Outside a haveli, a boy her age approached.
"Magic?" he asked, "Ten rupees" (about 25 cents).
Indigo nodded, and he performed a magic show so slick, she stood in disbelief. I paid him the 10 rupees.
Then he began pulling coins from Indigo's ear. "No charge for the little memsahib, no charge," he said in broken English. Just the honest joy of one child impressing another.
The final part of the festival was late in the evening in the desert, a 40-minute drive outside Jaisalmer. The wind-rippled dunes were beginning to glow from the sunset as camels and their hopeful village jockeys lined up for a race of about a mile. People came streaming over the dunes, on foot, on camel and in open trucks straining under the weight of their load: villagers standing in their finest dress. The dunes were ablaze with colorful saris and tinkled with the sound of ankle bracelets.
"The women will always come to such events," Gopal said. "They don't get out of their huts otherwise. This is a chance to mingle, to have fun."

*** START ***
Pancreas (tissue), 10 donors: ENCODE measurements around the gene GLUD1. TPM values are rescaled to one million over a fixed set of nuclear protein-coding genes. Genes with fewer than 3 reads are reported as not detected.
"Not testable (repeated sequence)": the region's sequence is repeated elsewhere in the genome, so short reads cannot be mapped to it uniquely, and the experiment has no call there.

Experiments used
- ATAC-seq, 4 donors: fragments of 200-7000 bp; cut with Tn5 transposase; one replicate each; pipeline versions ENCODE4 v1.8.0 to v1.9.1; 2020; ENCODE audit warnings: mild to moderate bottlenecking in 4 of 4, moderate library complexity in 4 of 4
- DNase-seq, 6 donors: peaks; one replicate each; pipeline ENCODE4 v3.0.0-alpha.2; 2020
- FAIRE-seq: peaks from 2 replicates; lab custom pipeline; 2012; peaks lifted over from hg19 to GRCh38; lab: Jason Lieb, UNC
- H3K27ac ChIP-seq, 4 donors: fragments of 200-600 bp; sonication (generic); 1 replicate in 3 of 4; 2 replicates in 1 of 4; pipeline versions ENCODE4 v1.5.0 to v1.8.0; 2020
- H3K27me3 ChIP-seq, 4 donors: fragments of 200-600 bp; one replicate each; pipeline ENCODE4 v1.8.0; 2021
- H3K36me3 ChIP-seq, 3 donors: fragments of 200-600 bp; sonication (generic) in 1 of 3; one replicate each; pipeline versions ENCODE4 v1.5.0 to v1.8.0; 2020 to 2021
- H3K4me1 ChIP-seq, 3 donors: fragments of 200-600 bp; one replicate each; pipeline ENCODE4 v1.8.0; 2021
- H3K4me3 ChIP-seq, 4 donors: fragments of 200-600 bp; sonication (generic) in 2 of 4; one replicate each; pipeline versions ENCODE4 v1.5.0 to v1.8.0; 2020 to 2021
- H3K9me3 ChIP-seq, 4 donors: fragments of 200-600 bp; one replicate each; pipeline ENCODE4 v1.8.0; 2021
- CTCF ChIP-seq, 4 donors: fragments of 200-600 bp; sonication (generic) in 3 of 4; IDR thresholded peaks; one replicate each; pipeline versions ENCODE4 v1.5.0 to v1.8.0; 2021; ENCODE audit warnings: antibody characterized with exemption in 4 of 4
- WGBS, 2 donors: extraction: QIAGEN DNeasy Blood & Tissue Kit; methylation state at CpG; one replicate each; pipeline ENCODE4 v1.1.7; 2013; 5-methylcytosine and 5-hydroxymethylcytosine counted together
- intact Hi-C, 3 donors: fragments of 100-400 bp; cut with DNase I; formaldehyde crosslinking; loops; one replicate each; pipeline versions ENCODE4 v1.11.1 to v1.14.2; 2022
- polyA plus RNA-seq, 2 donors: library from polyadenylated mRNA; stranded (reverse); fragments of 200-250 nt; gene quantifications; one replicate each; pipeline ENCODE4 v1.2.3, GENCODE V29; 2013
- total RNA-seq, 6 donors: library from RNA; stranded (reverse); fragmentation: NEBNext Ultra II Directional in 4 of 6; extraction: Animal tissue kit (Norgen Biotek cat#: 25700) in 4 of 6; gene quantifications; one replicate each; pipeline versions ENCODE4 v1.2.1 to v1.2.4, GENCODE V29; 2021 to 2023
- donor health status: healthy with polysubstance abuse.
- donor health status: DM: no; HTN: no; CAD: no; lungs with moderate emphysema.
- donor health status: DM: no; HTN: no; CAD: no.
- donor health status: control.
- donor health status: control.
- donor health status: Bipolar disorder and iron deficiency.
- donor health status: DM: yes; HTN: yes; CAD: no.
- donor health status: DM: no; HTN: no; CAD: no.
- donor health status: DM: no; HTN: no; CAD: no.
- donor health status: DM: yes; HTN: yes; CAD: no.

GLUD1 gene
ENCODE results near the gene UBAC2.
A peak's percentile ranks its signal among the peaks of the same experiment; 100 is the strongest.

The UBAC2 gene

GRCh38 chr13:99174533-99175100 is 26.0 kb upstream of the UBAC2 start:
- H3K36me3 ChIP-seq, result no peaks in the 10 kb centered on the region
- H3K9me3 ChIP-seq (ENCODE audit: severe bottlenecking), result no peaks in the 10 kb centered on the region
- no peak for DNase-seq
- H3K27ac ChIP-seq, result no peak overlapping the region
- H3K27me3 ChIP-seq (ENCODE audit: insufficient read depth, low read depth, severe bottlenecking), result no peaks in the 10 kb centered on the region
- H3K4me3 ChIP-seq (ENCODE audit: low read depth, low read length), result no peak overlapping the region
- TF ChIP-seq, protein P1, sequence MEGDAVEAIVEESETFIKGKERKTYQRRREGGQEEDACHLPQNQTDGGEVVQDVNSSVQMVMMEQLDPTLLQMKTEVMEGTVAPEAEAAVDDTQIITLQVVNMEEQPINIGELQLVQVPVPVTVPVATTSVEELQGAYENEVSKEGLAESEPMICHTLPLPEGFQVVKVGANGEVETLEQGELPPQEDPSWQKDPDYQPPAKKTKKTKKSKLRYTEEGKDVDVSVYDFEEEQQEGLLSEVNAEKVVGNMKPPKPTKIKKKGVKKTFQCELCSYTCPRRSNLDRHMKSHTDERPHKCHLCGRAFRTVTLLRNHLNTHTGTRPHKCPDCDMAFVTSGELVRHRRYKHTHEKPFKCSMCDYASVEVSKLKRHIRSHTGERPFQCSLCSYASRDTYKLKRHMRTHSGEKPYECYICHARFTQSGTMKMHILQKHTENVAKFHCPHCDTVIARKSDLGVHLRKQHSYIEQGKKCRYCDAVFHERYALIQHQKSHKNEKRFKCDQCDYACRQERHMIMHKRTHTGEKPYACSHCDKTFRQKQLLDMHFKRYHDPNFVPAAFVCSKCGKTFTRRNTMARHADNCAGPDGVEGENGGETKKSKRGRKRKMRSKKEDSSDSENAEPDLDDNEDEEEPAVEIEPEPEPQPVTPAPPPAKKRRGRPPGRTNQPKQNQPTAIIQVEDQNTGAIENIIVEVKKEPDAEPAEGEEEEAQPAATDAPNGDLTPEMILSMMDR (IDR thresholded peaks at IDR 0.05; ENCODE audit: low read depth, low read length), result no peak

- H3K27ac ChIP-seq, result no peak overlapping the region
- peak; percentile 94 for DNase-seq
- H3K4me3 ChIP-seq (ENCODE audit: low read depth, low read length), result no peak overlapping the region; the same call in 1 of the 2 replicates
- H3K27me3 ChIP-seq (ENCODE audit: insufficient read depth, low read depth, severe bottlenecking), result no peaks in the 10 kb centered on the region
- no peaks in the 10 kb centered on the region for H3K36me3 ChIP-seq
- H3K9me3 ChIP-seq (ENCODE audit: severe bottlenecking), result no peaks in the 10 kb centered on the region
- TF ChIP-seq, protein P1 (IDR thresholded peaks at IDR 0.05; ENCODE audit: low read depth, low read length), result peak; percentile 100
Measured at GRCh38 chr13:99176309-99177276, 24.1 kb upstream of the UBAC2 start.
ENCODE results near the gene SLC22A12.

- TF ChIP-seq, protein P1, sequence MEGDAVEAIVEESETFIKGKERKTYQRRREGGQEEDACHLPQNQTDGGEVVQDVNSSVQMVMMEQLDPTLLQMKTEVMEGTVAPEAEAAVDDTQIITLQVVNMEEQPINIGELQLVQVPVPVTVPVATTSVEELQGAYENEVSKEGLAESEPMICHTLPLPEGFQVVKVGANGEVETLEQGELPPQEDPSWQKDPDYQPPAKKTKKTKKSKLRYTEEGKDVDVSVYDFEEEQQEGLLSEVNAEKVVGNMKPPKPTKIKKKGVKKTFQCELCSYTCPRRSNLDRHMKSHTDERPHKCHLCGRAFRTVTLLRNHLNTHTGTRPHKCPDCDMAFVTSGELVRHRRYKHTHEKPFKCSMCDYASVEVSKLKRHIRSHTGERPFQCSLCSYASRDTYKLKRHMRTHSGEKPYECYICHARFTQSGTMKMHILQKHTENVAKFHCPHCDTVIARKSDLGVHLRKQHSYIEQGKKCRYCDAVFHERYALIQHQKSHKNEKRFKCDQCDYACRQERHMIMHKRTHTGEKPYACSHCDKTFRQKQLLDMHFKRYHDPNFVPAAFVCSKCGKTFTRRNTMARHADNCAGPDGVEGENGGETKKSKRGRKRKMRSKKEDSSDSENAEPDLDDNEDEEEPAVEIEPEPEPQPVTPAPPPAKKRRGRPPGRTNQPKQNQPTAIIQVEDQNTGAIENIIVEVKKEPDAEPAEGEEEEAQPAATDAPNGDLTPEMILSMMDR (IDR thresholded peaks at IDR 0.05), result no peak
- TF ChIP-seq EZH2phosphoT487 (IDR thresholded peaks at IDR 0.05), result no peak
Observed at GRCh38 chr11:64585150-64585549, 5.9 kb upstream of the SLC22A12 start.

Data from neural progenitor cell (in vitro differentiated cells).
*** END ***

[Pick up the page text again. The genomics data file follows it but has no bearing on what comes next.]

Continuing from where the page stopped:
The harmonium (a hand-pumped reed instrument that sounds like a lazy accordion); the wailing women; and the female dancers in their tribal costumes with mirrored skirts, heavy, twirling and luxurious, were intoxicating. Smoke from a large bonfire soared into the night sky, silhouetting the camels and the turbaned men.
At one point during the evening, Indigo hugged me, saying: "Thank you for bringing me here, Mama."
I knew then that she had the heart of an adventure traveler and that she would be back here someday. She may have to stay in a hovel and lug a backpack, but no matter. She has seen the riches that lie in far-flung places, and she now knows that their wealth lies in more than 400-thread-count sheets.